It’s the Mind’s Job to Criticize
That’s what the intellect does. It notices the differences. It compares. It comes to conclusions based on observation and logic.
This is as it should be. The intellect judges some things as good and others as bad. And to a large degree it keeps us out of trouble. But criticism also tells us a lot about ourselves. It tells us about the parts of ourselves that we are often still asleep to.
If you want to know yourself better, pay attention to your criticism.
Write it Down
Take out a blank piece of paper and write down all of your criticisms about somebody or something. Don’t worry about sticking to one situation, let your mind go wide and get down all of the picky things that they do wrong in your opinion. Include the character flaws too.
She is impetuous.
She is too hard on her children.
She doesn’t spend time with us.
She spreads herself too thin.
She’s is controlling.
She is a fanatic about her food.
She should not be eating fat free.
She is always stressed out.
She is a drama queen.
When you have a list, you can start questioning the statements directly, or you can dig deeper into your critical statements to reveal additional judgments and beliefs.
One way to dig deeper is to isolate specific instances. For example, when I was talking on the phone with her and she became harsh with her child and gave him a time out. Or when she decided not to come be with us after we went out of our way to make it easy for her.
The specific instances are representative of the larger, more general character flaws. When I write down my stressful thoughts about the particular instance, I often become even clearer about what I mean.
I Usually Use a Judge-Your-Neighbor Worksheet for This
For example, I can write a worksheet on her when she said that she could only come “for a few hours” when we rented a place near her hoping she would spend the week with us.
Before I write my worksheet, I like to first identify the statement of fact. What did she actually do?
Statement of fact: She is not coming for the whole week.
Then I write my interpretations of the statement of fact. (I sometimes use the prompt, “And it means that…”)
She doesn’t want to be with us.
She doesn’t like us.
She is afraid we will spoil her children.
She doesn’t trust us.
She is influenced by her husband.
I Pick One Statement to Write in Line 1 of the Worksheet
I usually find that my interpretations are closer to what is actually causing my stress. I scan them, and choose one: “She is afraid we will spoil her children.” That’s a real criticism. And it bothers me. So I write it down on line 1 of my Judge-Your-Neighbor Worksheet, and continue writing lines 2-6 of the worksheet..
1. I am angry with her because she is afraid we will spoil her children.
2. I want her to smarten up!
I want her to trust us.
I want her to allow her children to be with us.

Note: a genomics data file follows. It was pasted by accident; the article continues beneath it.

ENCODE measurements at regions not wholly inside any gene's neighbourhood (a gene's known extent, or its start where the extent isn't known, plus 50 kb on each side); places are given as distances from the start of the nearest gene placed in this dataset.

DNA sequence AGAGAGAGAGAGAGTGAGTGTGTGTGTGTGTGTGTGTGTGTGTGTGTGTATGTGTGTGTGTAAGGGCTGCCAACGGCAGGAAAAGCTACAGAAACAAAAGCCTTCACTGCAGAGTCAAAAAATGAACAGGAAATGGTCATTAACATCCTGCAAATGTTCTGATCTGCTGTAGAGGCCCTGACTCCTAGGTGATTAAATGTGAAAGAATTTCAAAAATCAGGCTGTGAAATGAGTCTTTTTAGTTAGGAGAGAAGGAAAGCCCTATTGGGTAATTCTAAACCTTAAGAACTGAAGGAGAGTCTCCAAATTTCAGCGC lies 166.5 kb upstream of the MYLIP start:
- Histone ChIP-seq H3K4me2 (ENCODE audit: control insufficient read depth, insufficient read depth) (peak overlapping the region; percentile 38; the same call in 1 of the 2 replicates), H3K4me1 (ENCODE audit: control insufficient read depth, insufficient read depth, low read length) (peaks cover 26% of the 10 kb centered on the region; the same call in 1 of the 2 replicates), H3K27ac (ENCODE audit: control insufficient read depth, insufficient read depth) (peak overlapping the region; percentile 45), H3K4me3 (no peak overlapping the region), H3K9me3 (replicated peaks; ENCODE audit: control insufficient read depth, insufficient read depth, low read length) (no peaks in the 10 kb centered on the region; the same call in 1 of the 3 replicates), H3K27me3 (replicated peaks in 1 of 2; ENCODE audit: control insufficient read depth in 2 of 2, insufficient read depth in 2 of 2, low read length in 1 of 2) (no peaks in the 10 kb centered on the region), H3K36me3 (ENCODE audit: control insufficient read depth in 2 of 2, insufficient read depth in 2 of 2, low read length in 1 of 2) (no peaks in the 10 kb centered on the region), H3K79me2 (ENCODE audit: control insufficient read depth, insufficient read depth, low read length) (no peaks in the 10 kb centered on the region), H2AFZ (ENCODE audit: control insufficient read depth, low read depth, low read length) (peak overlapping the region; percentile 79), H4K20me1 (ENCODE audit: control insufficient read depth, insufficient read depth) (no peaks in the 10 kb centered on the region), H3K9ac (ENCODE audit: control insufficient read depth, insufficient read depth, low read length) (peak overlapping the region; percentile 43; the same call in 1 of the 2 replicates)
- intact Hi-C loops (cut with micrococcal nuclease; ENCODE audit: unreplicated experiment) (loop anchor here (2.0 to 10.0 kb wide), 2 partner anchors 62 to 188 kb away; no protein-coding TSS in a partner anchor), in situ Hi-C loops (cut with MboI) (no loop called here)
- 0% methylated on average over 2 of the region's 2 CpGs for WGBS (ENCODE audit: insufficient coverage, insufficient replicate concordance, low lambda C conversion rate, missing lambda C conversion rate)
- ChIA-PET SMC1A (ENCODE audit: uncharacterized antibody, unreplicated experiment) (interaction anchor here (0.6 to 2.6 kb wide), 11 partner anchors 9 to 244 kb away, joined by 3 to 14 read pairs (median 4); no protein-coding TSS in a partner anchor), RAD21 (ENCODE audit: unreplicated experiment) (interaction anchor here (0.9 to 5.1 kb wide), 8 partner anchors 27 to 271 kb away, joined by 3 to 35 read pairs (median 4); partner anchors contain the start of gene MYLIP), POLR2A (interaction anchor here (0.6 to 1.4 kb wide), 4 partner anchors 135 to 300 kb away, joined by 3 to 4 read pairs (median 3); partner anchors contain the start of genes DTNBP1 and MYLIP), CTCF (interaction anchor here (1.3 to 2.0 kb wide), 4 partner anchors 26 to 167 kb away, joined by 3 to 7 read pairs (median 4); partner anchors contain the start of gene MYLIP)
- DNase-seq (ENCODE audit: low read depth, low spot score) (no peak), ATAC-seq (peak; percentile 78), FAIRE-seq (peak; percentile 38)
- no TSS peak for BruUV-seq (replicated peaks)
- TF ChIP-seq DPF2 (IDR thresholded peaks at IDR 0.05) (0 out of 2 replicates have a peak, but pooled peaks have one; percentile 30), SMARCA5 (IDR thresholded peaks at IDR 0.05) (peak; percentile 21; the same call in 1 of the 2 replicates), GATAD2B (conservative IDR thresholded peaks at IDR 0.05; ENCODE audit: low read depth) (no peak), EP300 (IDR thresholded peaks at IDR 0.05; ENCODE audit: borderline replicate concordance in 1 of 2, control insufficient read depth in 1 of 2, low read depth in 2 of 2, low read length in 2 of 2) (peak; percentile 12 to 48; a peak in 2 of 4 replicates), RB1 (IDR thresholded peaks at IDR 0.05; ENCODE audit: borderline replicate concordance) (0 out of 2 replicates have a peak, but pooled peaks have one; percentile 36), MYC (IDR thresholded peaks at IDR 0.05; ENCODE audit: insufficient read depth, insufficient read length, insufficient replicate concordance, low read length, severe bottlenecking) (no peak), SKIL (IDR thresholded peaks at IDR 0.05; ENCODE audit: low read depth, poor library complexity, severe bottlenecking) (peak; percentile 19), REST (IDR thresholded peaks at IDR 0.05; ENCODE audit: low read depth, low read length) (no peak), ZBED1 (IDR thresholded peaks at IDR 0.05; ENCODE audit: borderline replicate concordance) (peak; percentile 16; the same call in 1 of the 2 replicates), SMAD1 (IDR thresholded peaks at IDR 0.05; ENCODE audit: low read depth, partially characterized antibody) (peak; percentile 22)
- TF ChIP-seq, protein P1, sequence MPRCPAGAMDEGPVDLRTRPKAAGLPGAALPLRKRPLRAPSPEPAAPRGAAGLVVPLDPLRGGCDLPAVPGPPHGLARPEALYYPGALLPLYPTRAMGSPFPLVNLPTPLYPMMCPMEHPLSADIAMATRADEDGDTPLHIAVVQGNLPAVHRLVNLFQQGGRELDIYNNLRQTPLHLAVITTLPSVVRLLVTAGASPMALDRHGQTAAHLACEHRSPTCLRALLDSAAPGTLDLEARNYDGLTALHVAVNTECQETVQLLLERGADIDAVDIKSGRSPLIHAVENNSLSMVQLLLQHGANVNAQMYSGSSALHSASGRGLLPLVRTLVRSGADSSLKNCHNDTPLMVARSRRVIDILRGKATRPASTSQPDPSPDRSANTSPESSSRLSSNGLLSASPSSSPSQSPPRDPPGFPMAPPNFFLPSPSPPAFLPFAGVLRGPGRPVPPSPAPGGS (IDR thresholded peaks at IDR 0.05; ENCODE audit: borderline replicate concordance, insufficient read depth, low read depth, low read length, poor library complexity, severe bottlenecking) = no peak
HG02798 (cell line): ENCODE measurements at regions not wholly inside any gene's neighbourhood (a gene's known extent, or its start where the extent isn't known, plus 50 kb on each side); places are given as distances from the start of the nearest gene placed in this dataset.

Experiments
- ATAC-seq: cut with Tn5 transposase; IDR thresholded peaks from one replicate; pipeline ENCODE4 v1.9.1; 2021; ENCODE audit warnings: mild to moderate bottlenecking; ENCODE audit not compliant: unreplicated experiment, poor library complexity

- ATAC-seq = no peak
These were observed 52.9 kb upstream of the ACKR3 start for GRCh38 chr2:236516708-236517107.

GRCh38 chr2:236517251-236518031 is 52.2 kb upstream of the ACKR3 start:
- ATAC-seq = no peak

3. She should notice how much she is trying to control her children.
She should see that this is not healthy for her children.
She should understand that we are not a bad influence on them.
She should consider that children need other adult influences.
She should loosen the rules on vacation.
She admit that she is taking her job as a parent too seriously.
She should change her mind.
She should let them come for the whole week.
4. I need her to put herself in my shoes.
I need her to see that it hurts to be denied access to her children.
I need her to notice that she is punishing us too.
I need her to be vulnerable with us.
I need her to explain what’s going on for her.
I need her to see that we are trustworthy.
I need her to apologize for excluding us.
5. She is untrusting, controlling, distant, fearful, confused.
6. I don’t ever want her to deny us access to her children again.
I don’t ever want her to not join us again.
I Then Question the Statements I Wrote
I use the four questions and turnarounds to question as many statements as I like on this worksheet. For example, I can start with “She is afraid we will spoil her children.” Is that true? Can I absolutely know it’s true? How do I react, what happens, when I believe she’s afraid we will spoil her children? Who would I be without that thought?
Each question is a meditation. Each question brings up answers from within me. I often see things that I never saw before when I question my critical thoughts in this way.
And I see even more when I turn the thought around (and find examples of why each turnaround could be as true):
For example, “She is not afraid that we will spoil her children.” Maybe she just wants her children to herself – after all, her children don’t live with her except in the summer.
The Work Turns Criticism into Self-Reflection
When I’m critical, and I do The Work, I start to see my own mind. I get to see that I’ve got some assumptions going on too. This work brings sweet humility as I see my part in things. It also brings forgiveness and a much more open mind for what may be going on for others.
Join me any time for a private session if you want to do The Work with me.
Have a great week,
“I criticize what she eats—and I’m the one who could take a look at that in my own life.” Byron Katie, I Need Your Love, Is That True?